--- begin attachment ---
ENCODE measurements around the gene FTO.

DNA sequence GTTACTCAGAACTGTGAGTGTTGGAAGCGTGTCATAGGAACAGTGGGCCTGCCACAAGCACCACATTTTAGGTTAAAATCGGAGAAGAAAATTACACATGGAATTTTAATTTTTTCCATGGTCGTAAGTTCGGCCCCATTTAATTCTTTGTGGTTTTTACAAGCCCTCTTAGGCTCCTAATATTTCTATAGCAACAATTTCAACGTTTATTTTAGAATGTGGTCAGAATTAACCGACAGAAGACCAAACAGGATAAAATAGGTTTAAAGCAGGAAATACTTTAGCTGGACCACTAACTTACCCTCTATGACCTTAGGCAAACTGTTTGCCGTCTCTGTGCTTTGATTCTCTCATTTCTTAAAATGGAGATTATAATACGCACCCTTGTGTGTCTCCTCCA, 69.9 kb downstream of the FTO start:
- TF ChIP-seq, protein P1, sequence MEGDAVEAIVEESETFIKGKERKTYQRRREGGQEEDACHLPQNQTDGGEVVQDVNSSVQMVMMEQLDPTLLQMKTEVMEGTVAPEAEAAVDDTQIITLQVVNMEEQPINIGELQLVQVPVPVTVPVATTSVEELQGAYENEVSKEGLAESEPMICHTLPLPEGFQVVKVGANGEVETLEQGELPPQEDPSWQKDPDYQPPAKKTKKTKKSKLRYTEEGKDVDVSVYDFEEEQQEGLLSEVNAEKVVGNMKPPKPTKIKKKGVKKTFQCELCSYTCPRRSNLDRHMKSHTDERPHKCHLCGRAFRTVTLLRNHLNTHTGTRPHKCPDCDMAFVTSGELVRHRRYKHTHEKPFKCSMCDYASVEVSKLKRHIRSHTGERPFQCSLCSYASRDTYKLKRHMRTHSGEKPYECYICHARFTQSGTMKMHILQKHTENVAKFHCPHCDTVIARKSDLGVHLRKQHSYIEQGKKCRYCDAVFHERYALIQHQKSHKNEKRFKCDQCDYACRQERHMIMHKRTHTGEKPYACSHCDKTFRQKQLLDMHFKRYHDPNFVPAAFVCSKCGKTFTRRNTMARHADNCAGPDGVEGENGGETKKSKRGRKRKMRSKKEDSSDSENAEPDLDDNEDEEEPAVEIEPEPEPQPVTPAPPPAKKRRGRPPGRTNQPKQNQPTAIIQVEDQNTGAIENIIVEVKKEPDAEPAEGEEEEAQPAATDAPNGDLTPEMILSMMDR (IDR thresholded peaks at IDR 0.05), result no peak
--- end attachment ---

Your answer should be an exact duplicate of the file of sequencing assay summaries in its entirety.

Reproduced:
ENCODE measurements around the gene FTO.

DNA sequence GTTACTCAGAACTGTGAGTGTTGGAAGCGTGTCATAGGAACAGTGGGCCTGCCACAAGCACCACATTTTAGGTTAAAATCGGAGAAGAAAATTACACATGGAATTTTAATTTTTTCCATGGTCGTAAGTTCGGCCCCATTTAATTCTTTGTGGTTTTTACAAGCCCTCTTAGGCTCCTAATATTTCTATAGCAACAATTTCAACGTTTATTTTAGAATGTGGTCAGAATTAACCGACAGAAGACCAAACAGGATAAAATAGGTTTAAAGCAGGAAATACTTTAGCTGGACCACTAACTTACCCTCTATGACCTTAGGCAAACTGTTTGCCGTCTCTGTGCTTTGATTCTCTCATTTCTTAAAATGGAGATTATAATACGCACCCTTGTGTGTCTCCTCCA, 69.9 kb downstream of the FTO start:
- TF ChIP-seq, protein P1, sequence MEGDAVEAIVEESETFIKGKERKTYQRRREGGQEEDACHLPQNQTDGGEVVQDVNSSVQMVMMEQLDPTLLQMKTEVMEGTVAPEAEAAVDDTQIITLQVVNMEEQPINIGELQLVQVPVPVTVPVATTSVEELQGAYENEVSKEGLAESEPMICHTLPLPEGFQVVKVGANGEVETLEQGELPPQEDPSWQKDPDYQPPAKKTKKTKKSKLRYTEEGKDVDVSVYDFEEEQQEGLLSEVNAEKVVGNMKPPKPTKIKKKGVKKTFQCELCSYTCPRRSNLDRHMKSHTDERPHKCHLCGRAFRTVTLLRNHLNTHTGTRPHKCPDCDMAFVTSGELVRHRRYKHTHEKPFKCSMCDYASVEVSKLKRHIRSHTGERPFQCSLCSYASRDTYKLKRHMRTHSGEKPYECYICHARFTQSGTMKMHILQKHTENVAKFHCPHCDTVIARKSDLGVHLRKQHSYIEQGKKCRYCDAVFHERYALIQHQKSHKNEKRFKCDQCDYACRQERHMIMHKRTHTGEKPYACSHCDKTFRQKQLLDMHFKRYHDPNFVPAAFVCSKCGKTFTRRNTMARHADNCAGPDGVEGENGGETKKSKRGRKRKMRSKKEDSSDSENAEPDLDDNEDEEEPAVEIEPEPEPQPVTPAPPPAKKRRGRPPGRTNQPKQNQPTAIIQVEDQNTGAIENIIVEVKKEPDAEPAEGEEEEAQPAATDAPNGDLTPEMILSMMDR (IDR thresholded peaks at IDR 0.05), result no peak